Grade control is an important task performed at the mine on a daily basis. It is a basic, economic decision that selects the destination of each parcel of material mined. Mistakes at this stage are costly, irreversible, and can be measured in terms of cash flow losses and increased operational costs.

Grade control models are based on a large number of samples. In underground mines, production data is usually a series of tightly drilled holes, channel samples, or short holes to test production stopes. In an open pit environment, blast holes samples are obtained on closely spaced grids, according to blasting requirements. Less frequently, grade control drilling is performed separate from blast hole drilling, for example using dedicated reverse circulation (RC) drilling. In some geologic settings, surface tranches and channel samples are used as well.

Production samples are used to select ore from waste, and are affected by several sampling issues. Often, blast hole samples are not as reliable as samples obtained from exploration or RC drill holes. This is explained by a combination of drilling and field sampling methods. Sometimes, the large quantity of samples available will tend to minimize the impact of the error of a single blast hole sample.

Geologic variables are mapped in the pit or stopes, but are not always used in production control. Procedures for extracting some benefit from the local geology mapped should be implemented. The goal is to find practical ways of mapping and quickly processing geological information. The typical turnaround time for a grade control model in an open pit is 24 to 48 hours.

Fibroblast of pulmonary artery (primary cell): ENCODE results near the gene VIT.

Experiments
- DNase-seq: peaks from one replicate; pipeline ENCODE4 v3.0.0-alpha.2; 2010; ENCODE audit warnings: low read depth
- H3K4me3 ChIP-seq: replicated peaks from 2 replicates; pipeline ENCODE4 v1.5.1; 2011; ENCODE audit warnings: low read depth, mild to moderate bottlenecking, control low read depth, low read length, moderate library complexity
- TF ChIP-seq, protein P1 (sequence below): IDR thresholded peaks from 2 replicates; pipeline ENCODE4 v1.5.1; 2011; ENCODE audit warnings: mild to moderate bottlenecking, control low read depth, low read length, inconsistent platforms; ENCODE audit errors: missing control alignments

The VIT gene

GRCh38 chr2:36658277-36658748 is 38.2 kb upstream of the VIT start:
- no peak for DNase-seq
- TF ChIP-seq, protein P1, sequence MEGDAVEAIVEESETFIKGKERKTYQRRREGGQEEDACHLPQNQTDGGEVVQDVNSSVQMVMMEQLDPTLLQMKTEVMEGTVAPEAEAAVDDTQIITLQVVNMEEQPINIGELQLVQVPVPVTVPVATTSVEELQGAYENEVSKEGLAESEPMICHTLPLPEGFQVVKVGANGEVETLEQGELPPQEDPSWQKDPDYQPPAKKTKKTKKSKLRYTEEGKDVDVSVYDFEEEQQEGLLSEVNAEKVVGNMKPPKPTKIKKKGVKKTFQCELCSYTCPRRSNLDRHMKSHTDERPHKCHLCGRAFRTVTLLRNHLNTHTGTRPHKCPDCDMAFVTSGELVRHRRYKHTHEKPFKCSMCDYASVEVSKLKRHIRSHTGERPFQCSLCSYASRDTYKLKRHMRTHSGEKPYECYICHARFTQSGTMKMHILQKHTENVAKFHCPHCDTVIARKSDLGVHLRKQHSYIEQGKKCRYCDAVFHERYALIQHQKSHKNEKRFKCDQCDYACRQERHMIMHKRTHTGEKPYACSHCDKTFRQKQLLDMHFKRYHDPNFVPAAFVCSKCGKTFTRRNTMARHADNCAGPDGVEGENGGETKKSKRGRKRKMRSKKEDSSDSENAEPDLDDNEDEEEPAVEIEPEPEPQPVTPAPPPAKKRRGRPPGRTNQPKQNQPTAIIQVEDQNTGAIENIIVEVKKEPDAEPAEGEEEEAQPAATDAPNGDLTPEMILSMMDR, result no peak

Conventional grade control methods include defining grade outlines and using inverse distance, polygonal estimation, or more commonly kriging of blast hole grades. These methods do not account for the uncertainty in prediction. Alternatively, simulation of multiple realizations provides the basis for different optimization algorithms, such as the minimum-loss/maximum profit method.

Improvements from the simulation-based methods are evident in more erratic grade distributions and in more marginal mixed ore-type zones. More complicated grade control scenarios, such as those including multiple processing options and stockpiling, will also lend themselves to optimization through simulation based methods.

Reliable reconciliation (production) information is used to optimize the grade control model and also the resource model. Determining the degree of reliability of the reconciliation information is key to understanding to what extent it is possible to optimize and calibrate models, as the precision of such information is sometimes poor. GSI can assess the quality of the reconciliation information and the feasibility of using it for model calibration.